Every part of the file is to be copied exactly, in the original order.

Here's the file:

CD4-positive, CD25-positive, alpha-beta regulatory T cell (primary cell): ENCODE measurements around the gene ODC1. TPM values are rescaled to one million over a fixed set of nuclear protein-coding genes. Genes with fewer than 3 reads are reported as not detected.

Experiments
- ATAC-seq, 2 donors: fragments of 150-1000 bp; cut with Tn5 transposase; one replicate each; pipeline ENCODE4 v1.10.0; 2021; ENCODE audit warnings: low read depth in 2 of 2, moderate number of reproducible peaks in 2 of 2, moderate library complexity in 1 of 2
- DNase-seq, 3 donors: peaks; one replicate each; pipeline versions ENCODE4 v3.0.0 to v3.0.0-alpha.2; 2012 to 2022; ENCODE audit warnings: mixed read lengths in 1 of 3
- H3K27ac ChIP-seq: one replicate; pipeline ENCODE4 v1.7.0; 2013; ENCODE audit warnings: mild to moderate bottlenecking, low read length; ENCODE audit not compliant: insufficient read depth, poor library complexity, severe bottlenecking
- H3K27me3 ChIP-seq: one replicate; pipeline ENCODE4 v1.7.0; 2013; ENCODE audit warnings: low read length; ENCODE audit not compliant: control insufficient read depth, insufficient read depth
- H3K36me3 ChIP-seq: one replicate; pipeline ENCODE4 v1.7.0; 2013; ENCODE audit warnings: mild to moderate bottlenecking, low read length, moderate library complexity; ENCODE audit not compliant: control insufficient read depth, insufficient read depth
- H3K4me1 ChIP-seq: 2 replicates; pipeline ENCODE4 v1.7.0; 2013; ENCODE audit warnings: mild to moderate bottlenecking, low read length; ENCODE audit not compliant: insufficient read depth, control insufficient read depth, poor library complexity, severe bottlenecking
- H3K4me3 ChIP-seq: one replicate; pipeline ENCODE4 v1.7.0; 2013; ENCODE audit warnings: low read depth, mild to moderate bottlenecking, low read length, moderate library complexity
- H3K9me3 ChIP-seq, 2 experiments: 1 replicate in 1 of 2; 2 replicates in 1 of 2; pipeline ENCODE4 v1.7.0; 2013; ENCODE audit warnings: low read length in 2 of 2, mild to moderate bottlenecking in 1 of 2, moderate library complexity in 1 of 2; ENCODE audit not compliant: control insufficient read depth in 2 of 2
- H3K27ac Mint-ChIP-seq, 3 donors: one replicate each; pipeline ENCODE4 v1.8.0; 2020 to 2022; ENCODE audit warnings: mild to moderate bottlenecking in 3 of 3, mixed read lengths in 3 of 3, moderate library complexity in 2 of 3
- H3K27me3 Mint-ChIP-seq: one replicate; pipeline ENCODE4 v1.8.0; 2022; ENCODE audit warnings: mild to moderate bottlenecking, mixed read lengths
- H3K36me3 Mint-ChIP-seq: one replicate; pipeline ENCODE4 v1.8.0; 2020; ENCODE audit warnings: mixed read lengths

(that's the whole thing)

CD4-positive, CD25-positive, alpha-beta regulatory T cell (primary cell): ENCODE measurements around the gene ODC1. TPM values are rescaled to one million over a fixed set of nuclear protein-coding genes. Genes with fewer than 3 reads are reported as not detected.

Experiments
- ATAC-seq, 2 donors: fragments of 150-1000 bp; cut with Tn5 transposase; one replicate each; pipeline ENCODE4 v1.10.0; 2021; ENCODE audit warnings: low read depth in 2 of 2, moderate number of reproducible peaks in 2 of 2, moderate library complexity in 1 of 2
- DNase-seq, 3 donors: peaks; one replicate each; pipeline versions ENCODE4 v3.0.0 to v3.0.0-alpha.2; 2012 to 2022; ENCODE audit warnings: mixed read lengths in 1 of 3
- H3K27ac ChIP-seq: one replicate; pipeline ENCODE4 v1.7.0; 2013; ENCODE audit warnings: mild to moderate bottlenecking, low read length; ENCODE audit not compliant: insufficient read depth, poor library complexity, severe bottlenecking
- H3K27me3 ChIP-seq: one replicate; pipeline ENCODE4 v1.7.0; 2013; ENCODE audit warnings: low read length; ENCODE audit not compliant: control insufficient read depth, insufficient read depth
- H3K36me3 ChIP-seq: one replicate; pipeline ENCODE4 v1.7.0; 2013; ENCODE audit warnings: mild to moderate bottlenecking, low read length, moderate library complexity; ENCODE audit not compliant: control insufficient read depth, insufficient read depth
- H3K4me1 ChIP-seq: 2 replicates; pipeline ENCODE4 v1.7.0; 2013; ENCODE audit warnings: mild to moderate bottlenecking, low read length; ENCODE audit not compliant: insufficient read depth, control insufficient read depth, poor library complexity, severe bottlenecking
- H3K4me3 ChIP-seq: one replicate; pipeline ENCODE4 v1.7.0; 2013; ENCODE audit warnings: low read depth, mild to moderate bottlenecking, low read length, moderate library complexity
- H3K9me3 ChIP-seq, 2 experiments: 1 replicate in 1 of 2; 2 replicates in 1 of 2; pipeline ENCODE4 v1.7.0; 2013; ENCODE audit warnings: low read length in 2 of 2, mild to moderate bottlenecking in 1 of 2, moderate library complexity in 1 of 2; ENCODE audit not compliant: control insufficient read depth in 2 of 2
- H3K27ac Mint-ChIP-seq, 3 donors: one replicate each; pipeline ENCODE4 v1.8.0; 2020 to 2022; ENCODE audit warnings: mild to moderate bottlenecking in 3 of 3, mixed read lengths in 3 of 3, moderate library complexity in 2 of 3
- H3K27me3 Mint-ChIP-seq: one replicate; pipeline ENCODE4 v1.8.0; 2022; ENCODE audit warnings: mild to moderate bottlenecking, mixed read lengths
- H3K36me3 Mint-ChIP-seq: one replicate; pipeline ENCODE4 v1.8.0; 2020; ENCODE audit warnings: mixed read lengths